Thanks to BBC News for this:
In 1857, the SS Central America, also known as the “ship of gold”, sank off the coast of the US state of South Carolina, along with some new-found riches from the California Gold Rush.
It was a hurricane that sealed the fate for 425 people returning to the US east coast.
They went down with an estimated 21 tonnes of gold coins and nuggets from prospectors who had struck it rich on the west coast, but some passengers were also carrying something of more personal value – photographs.
Salvaged from the ship’s wreckage in 2014 were daguerreotypes, the first successful commercial form of photography – a one-off picture held on a metal plate – and ambrotypes, a type of glass plate photography.
The photos are only being published this year.
The shipwreck was first located in 1988, and there were missions to recover its sunken wealth over the subsequent years.
The photos were recovered over a decade ago, but there was a “tortuous legal battle” over the gold found with the vessel on the ocean floor, said Bob Evans, the former chief scientist and historian of the SS Central America Project, which led the search and salvage mission for the wreck.
That caused the delay in the release of the images, which were still intact even after lying on the seabed for more than a century.
Mr Evans has been researching the SS Central America since 1983, calling it “an interesting piece of lost United States history”.
“It’s an amazing time capsule moment to see that these were the things that were important [to the passengers] – their money and their photographs,” he said. “So when it comes down to, ‘OK, what are the last things I want to hang on to here? That was it.'”
In the 1850s, photography became hugely popular, and people who had gone in search of gold in California would send photographs to loved ones back home.
“It was perhaps a brand new fad in some ways, ‘wow, I can get an image of myself made for one dollar or two at a local studio, rather than hiring an oil painter, and I can show my loved ones back east that I’m in good circumstances, I’m well-dressed. I’m healthy,'” said Mr Evans.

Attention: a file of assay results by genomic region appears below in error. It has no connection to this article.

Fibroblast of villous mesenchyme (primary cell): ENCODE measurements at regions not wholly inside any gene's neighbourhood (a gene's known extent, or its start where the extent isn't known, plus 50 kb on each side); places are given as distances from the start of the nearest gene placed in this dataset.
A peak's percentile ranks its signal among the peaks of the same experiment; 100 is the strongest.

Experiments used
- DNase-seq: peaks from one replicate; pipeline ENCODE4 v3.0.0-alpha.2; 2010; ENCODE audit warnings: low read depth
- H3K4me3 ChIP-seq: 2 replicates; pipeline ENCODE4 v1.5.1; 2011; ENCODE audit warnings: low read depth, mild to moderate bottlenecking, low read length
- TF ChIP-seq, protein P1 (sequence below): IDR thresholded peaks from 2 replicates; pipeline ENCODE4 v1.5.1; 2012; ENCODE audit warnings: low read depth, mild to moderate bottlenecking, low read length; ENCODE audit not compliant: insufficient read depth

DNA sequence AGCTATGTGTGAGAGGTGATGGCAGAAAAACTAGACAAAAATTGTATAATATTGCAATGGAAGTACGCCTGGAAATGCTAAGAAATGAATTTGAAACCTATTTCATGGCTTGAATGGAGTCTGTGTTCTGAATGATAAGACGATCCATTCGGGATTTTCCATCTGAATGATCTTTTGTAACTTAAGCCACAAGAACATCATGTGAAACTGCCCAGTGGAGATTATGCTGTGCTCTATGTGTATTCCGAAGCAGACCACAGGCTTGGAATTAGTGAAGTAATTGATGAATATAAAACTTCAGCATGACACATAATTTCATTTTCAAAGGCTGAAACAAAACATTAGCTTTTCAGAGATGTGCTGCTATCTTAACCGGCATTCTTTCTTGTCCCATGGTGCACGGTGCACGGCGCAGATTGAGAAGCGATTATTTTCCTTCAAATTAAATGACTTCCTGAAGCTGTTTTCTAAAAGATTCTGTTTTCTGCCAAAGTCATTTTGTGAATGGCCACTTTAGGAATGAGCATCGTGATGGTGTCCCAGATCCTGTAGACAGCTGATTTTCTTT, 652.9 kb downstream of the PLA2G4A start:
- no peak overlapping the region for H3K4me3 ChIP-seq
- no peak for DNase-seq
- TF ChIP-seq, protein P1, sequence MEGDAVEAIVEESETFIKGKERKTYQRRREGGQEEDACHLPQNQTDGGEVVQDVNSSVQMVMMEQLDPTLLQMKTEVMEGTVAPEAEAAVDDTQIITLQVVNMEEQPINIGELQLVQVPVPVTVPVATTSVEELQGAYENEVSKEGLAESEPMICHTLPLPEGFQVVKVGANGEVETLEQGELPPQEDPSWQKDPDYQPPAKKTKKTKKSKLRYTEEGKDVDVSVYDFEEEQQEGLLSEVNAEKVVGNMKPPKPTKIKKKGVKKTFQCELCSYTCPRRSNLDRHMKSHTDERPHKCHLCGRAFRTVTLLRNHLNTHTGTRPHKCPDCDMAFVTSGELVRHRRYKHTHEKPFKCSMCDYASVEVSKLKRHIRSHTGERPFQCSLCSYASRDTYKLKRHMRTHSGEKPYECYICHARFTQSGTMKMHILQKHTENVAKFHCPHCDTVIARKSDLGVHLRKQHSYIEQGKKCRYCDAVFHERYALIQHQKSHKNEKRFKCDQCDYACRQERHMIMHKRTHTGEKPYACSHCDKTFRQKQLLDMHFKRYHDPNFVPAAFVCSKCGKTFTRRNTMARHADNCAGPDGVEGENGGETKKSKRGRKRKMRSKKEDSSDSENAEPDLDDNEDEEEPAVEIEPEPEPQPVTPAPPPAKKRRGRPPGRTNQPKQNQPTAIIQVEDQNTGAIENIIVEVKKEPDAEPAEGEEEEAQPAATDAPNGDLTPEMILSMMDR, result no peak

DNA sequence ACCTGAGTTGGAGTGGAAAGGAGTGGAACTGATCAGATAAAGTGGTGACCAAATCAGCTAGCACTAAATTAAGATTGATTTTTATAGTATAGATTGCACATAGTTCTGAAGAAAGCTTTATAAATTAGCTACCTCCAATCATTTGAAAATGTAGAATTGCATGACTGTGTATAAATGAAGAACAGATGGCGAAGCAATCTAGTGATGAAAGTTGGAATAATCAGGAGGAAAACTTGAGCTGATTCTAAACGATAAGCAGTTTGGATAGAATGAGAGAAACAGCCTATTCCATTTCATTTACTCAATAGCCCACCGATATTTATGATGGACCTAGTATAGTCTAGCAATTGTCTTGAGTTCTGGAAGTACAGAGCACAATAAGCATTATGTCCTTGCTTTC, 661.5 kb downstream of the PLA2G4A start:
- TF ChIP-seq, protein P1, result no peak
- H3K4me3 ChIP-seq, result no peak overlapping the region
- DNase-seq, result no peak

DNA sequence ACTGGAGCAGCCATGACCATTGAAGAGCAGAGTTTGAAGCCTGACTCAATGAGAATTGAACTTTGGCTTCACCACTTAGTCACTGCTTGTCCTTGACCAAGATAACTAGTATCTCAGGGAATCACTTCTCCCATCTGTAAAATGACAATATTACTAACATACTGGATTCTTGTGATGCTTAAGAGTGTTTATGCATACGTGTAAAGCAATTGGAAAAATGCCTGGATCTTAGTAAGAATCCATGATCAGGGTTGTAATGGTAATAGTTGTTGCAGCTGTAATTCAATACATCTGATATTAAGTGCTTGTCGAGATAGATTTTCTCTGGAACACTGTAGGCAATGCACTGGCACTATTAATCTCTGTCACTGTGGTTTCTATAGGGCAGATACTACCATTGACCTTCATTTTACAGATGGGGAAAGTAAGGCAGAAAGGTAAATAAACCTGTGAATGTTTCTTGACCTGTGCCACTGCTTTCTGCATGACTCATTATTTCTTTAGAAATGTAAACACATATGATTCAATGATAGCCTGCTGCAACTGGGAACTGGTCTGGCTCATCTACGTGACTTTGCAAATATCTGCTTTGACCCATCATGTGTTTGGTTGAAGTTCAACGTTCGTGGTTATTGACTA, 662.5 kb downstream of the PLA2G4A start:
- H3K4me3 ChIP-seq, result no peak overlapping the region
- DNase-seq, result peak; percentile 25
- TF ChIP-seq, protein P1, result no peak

“There were a dozen photography studios in San Francisco at the time.”
Part of the reason the images are so well preserved is, due to photography methods at the time, they were sealed off from the watery environment in a case. Those were made from a variety of materials, including wood covered in leather. And as with many things, quality matters.
“It all depends on how well the cases were made, and how well the images were made,” said Mr Evans.
While it’s a harsh salty and high-pressure environment at the bottom of the ocean, another factor that preserved the photos was the cool temperature of the Atlantic waters.
In the mid-19th century, a journey by sea from California to New York, through Central America, could take as little as 24 days, whereas crossing by land would take up to five months.
The innovation of the steamship – like the 280-foot SS Central America – made ocean travel easier but could also lead to complacency when considering weather at sea, said Mr Evans.
“I think this led to the attitude that ‘now that we have engines on the ships, we need not worry about winds and waves and things like that, because we have something that we can use to overcome that,'” said Mr Evans.
“And so the tendency was to believe that they could simply go forward through the storm.”
For the passengers of the ill-fated vessel, it’s believed that a category 2 hurricane sank the ship as it travelled from Panama towards New York City. Some 150 were rescued, but over 400 people, including the captain, went down with the ship.
Mr Evans said that being the history fan that he is, any old document could excite him – but these photographs add another dimension.
“The idea of being able to see human beings peering up at your cameras in a robot submarine that is down over a mile deep at the bottom of the ocean, and it is representing people from the 1850s – it’s absolutely mind-blowing,” he said.
“I mean, it brings across the humanity involved in this event, in ways that almost nothing else does.”